Building public and professional confidence in Queensland’s criminal justice system: The role of sentencing councils.

Judge John Robertson1
1Queensland Sentencing Advisory Council, Brisbane, Australia

As newly appointed Chair of the Queensland Sentencing Advisory Council, this presentation will discuss how assuming this role provides an opportunity for the Council to extend its experience and professional skillset. Bringing direct practical knowledge about the sentencing process and a wealth of experienced as a result of involvement in a range of academic and educational endeavours such as authorship of the Queensland Sentencing Manual, as well as  various outreach activities, Judge Robertson will outline his vision for the Council as it extends its reputation within Queensland’s criminal justice system. Judge Robertson will discuss his commitment to diversifying the products of the Council to meet the varied needs of its expanding client base throughout Queensland and more broadly. A number of key future initiatives will be discussed as well as his thoughts on how best the Council can continue its efforts to provide responsive and accurate information about sentencing to all Queenslanders.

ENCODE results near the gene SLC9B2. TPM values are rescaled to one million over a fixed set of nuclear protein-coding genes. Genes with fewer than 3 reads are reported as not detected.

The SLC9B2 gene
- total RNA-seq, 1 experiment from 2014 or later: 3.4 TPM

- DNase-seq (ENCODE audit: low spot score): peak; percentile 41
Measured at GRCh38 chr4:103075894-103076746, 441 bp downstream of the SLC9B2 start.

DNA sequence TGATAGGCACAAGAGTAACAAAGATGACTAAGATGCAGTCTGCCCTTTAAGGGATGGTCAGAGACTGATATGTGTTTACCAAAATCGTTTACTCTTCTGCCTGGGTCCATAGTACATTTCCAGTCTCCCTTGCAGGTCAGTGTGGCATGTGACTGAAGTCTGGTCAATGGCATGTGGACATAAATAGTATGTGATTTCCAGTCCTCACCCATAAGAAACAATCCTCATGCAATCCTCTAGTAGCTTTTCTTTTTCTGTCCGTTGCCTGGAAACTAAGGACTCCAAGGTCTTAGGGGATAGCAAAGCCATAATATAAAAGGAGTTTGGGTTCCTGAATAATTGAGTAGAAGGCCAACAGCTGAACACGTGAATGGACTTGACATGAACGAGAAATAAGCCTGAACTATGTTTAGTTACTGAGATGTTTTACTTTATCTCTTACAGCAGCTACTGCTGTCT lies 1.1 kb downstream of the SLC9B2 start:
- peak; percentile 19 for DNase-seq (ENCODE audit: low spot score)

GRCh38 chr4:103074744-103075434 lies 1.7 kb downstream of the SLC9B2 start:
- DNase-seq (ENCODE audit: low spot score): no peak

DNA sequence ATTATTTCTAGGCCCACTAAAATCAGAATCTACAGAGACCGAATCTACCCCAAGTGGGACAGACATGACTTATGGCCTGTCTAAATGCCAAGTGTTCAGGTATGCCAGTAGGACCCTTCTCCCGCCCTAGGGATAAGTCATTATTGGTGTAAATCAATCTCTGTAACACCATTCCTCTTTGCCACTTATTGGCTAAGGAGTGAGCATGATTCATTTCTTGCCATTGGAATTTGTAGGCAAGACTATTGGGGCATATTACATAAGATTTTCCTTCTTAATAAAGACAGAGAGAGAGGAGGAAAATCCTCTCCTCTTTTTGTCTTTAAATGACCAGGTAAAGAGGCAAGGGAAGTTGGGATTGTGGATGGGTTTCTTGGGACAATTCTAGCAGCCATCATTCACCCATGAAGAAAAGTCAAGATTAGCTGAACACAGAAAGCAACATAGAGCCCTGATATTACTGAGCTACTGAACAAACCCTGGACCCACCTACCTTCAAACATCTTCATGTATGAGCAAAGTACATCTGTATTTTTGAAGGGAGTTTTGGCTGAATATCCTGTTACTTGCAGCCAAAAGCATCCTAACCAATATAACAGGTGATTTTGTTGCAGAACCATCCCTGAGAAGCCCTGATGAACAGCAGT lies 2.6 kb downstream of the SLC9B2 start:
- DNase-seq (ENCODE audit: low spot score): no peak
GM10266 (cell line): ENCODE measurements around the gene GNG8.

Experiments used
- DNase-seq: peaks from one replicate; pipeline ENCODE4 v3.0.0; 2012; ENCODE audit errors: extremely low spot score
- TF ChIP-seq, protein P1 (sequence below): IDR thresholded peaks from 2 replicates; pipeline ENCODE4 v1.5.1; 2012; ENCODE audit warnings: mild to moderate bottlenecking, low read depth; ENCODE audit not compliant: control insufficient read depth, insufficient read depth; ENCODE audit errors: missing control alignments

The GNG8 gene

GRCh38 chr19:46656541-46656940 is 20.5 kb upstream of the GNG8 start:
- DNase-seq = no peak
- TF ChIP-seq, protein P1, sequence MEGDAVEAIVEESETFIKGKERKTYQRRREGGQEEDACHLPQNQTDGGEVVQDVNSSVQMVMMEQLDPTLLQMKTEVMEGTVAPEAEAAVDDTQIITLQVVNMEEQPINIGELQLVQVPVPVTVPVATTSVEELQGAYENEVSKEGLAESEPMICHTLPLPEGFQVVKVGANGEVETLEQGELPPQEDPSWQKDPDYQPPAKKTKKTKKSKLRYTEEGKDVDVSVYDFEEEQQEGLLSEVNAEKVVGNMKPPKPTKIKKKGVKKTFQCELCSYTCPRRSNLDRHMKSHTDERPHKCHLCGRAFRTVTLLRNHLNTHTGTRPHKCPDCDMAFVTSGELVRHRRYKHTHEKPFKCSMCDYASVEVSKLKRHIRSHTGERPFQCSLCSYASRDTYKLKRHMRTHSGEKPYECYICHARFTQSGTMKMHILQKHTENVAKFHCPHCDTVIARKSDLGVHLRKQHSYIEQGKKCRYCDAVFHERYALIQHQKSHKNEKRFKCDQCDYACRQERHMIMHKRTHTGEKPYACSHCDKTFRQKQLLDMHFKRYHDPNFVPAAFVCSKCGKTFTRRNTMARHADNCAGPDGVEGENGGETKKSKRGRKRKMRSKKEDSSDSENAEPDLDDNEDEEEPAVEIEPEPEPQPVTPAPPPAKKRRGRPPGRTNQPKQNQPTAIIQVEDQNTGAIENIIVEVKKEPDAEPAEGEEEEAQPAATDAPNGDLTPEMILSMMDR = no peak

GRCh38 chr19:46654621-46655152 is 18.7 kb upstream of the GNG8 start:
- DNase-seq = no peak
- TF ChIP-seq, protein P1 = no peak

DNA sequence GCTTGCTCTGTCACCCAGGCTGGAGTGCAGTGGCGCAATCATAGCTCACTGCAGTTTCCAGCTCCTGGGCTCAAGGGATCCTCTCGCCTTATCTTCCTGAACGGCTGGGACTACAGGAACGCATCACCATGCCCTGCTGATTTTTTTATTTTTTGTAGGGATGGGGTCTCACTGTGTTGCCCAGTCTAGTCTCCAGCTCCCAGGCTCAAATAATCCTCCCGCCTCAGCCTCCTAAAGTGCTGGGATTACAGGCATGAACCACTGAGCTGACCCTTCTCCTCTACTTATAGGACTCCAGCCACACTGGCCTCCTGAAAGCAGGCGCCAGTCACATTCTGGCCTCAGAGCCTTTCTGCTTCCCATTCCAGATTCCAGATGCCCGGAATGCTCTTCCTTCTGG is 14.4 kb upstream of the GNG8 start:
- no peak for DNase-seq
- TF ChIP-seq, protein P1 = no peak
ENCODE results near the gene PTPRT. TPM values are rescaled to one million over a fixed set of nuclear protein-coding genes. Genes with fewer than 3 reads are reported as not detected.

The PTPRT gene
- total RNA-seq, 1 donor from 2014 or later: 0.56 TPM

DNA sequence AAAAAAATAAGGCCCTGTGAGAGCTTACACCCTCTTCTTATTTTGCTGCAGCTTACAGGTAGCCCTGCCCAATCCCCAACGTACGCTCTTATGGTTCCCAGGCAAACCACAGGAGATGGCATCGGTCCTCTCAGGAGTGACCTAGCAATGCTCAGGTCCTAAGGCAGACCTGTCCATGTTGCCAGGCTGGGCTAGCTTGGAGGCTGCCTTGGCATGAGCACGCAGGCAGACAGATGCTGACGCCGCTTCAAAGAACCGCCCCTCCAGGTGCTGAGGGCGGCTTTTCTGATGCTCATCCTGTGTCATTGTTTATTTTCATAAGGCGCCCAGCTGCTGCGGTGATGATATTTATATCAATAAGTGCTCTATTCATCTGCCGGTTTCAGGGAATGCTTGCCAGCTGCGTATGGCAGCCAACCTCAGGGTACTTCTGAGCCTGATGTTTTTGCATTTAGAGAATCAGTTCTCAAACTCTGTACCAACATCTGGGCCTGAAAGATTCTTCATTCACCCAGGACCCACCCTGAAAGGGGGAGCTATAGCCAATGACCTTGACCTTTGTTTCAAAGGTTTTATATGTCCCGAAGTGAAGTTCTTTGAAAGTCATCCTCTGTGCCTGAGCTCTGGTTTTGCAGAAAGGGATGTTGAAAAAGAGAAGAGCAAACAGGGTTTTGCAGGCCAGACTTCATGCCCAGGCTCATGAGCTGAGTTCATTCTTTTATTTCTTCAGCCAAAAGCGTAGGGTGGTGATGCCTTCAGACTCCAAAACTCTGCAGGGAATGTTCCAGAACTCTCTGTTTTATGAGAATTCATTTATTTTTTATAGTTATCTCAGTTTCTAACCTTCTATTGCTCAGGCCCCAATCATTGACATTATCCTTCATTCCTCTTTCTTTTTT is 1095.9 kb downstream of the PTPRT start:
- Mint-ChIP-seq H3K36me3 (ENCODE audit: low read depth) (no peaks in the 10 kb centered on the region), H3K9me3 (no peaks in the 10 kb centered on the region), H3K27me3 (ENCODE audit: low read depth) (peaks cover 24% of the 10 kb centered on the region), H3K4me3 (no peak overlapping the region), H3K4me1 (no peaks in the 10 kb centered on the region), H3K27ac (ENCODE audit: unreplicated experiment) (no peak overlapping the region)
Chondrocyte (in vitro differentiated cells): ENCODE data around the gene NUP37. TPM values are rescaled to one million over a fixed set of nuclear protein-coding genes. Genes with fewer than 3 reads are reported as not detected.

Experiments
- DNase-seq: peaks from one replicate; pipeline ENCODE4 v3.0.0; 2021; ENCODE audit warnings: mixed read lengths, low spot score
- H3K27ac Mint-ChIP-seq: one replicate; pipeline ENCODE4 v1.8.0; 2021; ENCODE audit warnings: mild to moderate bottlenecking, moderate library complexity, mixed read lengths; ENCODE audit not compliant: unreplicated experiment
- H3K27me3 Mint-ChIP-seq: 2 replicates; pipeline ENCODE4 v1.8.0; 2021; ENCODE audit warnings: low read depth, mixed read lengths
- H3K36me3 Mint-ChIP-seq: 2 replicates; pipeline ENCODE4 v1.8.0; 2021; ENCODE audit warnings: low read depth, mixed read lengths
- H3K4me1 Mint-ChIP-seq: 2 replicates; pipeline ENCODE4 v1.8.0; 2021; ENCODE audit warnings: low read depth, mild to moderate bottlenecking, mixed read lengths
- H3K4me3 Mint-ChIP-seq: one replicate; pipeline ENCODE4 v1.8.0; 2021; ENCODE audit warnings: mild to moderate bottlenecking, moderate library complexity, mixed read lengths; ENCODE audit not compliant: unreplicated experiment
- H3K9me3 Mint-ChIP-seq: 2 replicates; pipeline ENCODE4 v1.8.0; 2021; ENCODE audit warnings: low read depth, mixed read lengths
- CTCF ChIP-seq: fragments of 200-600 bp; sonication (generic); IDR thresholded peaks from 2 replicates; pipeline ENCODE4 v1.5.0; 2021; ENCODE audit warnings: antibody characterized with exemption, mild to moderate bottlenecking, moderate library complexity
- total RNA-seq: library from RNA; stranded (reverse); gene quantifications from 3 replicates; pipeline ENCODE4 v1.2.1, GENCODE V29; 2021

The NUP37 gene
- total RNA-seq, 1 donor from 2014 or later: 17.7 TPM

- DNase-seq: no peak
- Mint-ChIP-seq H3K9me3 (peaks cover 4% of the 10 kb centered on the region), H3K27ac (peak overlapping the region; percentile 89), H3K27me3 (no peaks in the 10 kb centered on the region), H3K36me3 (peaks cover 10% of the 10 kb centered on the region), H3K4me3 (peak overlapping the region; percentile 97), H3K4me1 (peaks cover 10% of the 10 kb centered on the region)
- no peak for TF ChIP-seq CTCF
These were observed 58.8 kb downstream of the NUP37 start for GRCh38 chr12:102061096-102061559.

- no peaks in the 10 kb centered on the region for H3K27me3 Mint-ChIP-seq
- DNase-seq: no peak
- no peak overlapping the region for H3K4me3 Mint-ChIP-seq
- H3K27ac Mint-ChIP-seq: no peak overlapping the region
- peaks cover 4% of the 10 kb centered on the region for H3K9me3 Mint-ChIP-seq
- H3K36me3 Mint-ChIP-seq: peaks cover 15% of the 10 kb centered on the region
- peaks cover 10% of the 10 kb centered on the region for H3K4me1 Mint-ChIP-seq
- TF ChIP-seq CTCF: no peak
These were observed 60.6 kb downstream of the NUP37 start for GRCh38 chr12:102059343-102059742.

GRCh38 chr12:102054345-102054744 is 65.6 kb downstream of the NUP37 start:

Judge Robertson retired from the District Court in 2018, after being the first solicitor to be appointed to that court in 1994. He initially served as the first resident judge in Ipswich, moving to Maroochydore in 2001. He was a judge of the Childrens Court of Queensland throughout his judicial career and President of that court between 1999 and 2002. He was Deputy President of the Queensland Community Corrections Board between 1991 and 1994. Judge Robertson was regional convenor (Queensland) of the National Judicial College of Australia between 2002 and 2007. As a solicitor, he established the Brisbane-based firm JM Robertson & Co in 1978, which changed its name to Robertson O’Gorman in 1981. Throughout his legal career he has lectured and written extensively on criminal law issues including sentencing, juries, restorative justice and advocacy. In 2003 he was awarded an honorary doctorate of QUT for services to the law and legal education. Judge Robertson is the author of the Queensland Sentencing Manual, a practical resource designed for practitioners and students relating to sentencing principles in Queensland.


Measuring public attitudes to sentencing: A focus group approach to assessing public responses toward sentencing for child homicide by Queensland criminal courts.

Ms Marni Manning1, Ms Laura Hidderley1
1Queensland Sentencing Advisory Council, Brisbane, Australia